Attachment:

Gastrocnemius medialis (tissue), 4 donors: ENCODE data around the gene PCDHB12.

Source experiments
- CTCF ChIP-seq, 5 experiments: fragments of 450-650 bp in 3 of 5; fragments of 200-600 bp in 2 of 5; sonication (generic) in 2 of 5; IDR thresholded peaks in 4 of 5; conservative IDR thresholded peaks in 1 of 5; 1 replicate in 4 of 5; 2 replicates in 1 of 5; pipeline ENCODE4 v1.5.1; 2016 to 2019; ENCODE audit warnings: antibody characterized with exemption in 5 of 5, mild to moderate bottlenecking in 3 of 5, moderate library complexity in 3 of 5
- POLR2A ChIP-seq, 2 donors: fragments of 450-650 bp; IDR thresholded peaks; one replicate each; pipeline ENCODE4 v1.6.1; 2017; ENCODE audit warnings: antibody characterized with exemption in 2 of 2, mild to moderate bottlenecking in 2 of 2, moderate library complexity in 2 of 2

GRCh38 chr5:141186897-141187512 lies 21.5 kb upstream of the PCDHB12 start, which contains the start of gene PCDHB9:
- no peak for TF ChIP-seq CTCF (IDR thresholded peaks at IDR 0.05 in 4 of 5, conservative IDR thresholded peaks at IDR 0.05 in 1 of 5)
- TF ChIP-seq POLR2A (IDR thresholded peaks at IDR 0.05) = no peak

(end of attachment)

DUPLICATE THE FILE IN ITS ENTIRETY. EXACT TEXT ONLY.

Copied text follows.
Gastrocnemius medialis (tissue), 4 donors: ENCODE data around the gene PCDHB12.

Source experiments
- CTCF ChIP-seq, 5 experiments: fragments of 450-650 bp in 3 of 5; fragments of 200-600 bp in 2 of 5; sonication (generic) in 2 of 5; IDR thresholded peaks in 4 of 5; conservative IDR thresholded peaks in 1 of 5; 1 replicate in 4 of 5; 2 replicates in 1 of 5; pipeline ENCODE4 v1.5.1; 2016 to 2019; ENCODE audit warnings: antibody characterized with exemption in 5 of 5, mild to moderate bottlenecking in 3 of 5, moderate library complexity in 3 of 5
- POLR2A ChIP-seq, 2 donors: fragments of 450-650 bp; IDR thresholded peaks; one replicate each; pipeline ENCODE4 v1.6.1; 2017; ENCODE audit warnings: antibody characterized with exemption in 2 of 2, mild to moderate bottlenecking in 2 of 2, moderate library complexity in 2 of 2

GRCh38 chr5:141186897-141187512 lies 21.5 kb upstream of the PCDHB12 start, which contains the start of gene PCDHB9:
- no peak for TF ChIP-seq CTCF (IDR thresholded peaks at IDR 0.05 in 4 of 5, conservative IDR thresholded peaks at IDR 0.05 in 1 of 5)
- TF ChIP-seq POLR2A (IDR thresholded peaks at IDR 0.05) = no peak